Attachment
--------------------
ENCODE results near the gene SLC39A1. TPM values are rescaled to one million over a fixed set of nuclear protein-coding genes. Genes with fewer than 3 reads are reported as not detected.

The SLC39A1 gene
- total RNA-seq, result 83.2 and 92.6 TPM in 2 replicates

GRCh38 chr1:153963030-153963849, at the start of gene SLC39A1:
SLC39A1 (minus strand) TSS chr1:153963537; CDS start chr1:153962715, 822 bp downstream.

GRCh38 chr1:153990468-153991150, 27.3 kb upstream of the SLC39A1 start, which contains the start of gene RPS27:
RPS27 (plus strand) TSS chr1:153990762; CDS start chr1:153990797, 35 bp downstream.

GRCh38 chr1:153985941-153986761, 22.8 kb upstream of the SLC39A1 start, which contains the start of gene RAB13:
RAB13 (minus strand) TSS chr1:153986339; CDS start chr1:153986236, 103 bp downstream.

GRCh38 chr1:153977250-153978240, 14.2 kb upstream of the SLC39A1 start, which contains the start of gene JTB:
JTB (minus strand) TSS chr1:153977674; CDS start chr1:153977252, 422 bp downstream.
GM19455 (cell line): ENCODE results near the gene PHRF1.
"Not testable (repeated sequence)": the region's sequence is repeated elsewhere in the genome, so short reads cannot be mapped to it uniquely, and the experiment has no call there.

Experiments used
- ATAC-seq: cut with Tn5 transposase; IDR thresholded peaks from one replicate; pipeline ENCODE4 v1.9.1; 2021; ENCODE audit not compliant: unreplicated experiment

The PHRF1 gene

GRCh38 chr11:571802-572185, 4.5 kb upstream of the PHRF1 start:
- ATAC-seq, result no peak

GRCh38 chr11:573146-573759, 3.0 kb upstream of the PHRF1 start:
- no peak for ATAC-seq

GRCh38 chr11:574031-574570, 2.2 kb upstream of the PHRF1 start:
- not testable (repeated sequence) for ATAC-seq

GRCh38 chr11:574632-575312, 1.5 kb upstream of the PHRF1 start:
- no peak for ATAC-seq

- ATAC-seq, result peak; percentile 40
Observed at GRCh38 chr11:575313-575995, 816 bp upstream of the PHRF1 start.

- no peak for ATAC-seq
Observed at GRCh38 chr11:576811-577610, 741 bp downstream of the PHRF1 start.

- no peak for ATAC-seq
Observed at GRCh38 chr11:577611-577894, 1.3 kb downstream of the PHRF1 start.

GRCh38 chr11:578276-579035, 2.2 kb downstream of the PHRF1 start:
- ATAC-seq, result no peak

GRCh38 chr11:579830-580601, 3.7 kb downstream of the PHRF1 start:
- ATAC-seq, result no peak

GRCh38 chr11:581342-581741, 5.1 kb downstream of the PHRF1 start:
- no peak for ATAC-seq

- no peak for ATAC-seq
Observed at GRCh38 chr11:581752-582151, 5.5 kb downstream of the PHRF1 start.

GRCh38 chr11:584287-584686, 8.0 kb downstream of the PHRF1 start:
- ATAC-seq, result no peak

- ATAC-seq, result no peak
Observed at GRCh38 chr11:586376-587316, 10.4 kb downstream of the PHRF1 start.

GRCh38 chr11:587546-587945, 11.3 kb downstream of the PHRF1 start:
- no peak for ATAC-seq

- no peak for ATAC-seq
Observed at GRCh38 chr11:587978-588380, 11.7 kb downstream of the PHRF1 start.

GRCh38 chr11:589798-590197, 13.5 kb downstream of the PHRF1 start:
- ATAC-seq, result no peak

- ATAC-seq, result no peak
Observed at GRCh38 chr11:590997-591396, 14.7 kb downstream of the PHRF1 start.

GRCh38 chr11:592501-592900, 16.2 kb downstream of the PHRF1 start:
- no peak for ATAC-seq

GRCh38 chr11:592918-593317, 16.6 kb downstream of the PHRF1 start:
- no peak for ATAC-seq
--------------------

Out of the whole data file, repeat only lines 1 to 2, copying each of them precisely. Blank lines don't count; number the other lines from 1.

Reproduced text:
ENCODE results near the gene SLC39A1. TPM values are rescaled to one million over a fixed set of nuclear protein-coding genes. Genes with fewer than 3 reads are reported as not detected.

The SLC39A1 gene